Wednesday, April 21, 2010

Popular Detective, November 1949

So I was talking about crime fiction last post, annd I happen to have completed a scan in the genre last week, so I think I'll go with a little selection of detective pulp scans over the coming days. McCoy did the edits for this issue, so big thanks to him. He makes these covers and spines look like they just hopped off the shelf.

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Get the scan here.

The cover painting is a nice take on the second novelette, the yellow pajamas are unmistakable. I can't identify the artist.


The rundown-

The pulp opens with "Murder Off Honduras," a nice whodunit in exotic locale. The captain of a small fishing boat takes a group of clients on a trip for tarpon, fishing all night (night fishing for tarpon is truly a thrill if you ever get the chance) and playing poker by day. The game's big winner turns up dead, the dough is gone, and the killer must be one of the clients, crew, or captain. Mix in a little romance, a squall, and the island alcade, and you get a unique yarn. Next up, "The Only Way Out." The reform candidate has just swept into city hall, and a police crackdown is coming. Can our mob accountant get out while the getting is good or must he cave to the cops trying to get him to squeal? The hypothetical moves quickly into the brutal, an interesting turn of events. A nice page on the author, Bruno Fischer, here.

Next up, the other novella, "The Dead Don't Die". A bit of eerie fiction here, a ghost story. Set on the windblown cliffs on the family estate of his newlywed friend, our protagonist wades into an argument on whether it's a good idea to go hunting the cursed family jewels. A haunted past echoes into the present, supernatural goings-on? Maybe, maybe not... Next up, "A Heel and his Loot," in which our man Dooley a ship cook ashore discovers his friend The Swede a baker who shares his galley in a bar despondent, having been suckered by a dame. Can she sucker Dooley too? Next up, "An Eye for an Eye," a witness to murder catches a bullet and survives. The bad news? The cops want to use him for bait. Then, "Fists for Mercura," how do you take down a killer without drawing blood? It takes an engineer...and lastly, the piece I might have enjoyed most, Joe Archibald's "Cheesecake and Willie," a comedic caper in which Detective Willie thinks fast, too fast. I laughed my way through this one, maybe Archibald picked up a knack for comedy from his days working on The Funnies at Dell.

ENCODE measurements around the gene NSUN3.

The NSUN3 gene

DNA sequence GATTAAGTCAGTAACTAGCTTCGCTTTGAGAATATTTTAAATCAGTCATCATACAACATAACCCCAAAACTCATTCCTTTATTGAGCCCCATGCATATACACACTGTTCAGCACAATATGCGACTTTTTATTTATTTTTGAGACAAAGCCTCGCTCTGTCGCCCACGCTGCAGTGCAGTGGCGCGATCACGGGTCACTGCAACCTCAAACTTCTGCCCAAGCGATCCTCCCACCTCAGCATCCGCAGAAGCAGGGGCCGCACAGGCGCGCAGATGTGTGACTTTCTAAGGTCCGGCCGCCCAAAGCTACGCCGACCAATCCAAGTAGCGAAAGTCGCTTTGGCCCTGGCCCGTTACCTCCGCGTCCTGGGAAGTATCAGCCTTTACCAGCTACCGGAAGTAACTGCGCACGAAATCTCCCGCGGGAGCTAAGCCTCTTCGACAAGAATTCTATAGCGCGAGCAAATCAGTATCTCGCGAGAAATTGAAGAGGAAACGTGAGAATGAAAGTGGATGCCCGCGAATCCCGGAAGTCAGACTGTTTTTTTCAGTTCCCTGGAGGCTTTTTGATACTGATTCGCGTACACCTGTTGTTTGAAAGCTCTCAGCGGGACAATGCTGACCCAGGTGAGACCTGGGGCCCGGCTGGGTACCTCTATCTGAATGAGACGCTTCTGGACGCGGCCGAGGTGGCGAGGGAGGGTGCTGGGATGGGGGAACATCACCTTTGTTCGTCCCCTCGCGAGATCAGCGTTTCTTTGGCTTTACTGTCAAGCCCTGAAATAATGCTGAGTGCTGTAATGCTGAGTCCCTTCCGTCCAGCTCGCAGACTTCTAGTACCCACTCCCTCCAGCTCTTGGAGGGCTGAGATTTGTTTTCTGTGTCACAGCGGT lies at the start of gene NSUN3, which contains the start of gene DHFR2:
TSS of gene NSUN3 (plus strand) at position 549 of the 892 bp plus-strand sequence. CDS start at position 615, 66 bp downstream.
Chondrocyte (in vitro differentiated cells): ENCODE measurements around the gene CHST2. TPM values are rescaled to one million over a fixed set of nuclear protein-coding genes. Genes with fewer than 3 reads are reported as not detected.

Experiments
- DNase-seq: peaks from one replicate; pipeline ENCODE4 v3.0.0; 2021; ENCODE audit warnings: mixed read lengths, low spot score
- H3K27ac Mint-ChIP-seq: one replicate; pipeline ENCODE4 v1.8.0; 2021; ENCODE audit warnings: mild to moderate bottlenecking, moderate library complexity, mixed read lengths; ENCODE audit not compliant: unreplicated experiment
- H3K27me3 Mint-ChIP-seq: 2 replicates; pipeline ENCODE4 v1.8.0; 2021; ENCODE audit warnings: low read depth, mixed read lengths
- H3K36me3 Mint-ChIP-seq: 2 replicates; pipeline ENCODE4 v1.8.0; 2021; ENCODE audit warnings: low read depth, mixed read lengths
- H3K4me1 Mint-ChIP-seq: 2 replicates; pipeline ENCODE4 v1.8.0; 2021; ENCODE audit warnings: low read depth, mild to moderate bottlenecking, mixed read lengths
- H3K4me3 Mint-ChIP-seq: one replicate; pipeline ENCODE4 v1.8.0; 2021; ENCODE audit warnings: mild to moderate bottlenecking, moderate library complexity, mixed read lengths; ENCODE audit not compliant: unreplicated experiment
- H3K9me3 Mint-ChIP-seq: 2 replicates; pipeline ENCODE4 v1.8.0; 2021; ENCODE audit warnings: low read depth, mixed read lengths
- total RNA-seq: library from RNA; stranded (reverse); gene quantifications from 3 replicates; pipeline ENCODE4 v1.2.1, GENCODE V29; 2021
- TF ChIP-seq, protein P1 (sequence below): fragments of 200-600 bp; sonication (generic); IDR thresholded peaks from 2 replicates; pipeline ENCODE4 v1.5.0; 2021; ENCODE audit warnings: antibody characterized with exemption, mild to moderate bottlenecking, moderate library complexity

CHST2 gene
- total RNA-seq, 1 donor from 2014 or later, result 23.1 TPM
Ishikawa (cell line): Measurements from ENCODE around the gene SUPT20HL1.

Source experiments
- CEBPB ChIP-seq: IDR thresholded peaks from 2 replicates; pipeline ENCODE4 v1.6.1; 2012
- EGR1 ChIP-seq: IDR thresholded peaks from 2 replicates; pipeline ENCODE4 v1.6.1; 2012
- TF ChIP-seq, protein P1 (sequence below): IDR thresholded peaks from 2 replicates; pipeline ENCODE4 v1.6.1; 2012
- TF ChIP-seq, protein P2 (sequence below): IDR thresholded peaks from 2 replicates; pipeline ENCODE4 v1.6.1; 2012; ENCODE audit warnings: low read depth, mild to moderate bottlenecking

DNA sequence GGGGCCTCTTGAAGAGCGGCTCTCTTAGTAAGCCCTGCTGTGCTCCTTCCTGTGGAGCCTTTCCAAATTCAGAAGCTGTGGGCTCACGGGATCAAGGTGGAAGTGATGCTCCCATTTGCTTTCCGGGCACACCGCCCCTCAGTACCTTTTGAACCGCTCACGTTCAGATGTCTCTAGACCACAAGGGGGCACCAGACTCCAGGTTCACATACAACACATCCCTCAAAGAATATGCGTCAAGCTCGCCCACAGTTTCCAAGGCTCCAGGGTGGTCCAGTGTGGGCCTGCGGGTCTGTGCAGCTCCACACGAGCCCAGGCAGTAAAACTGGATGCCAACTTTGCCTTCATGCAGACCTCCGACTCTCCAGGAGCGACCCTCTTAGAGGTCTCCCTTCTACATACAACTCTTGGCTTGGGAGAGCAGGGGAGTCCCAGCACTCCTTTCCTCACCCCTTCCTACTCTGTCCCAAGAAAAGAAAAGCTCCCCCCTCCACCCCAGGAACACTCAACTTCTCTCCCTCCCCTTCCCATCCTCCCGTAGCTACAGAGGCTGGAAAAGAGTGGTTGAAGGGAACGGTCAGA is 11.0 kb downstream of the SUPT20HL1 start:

Enjoy! More dicks and dames coming your way next time.


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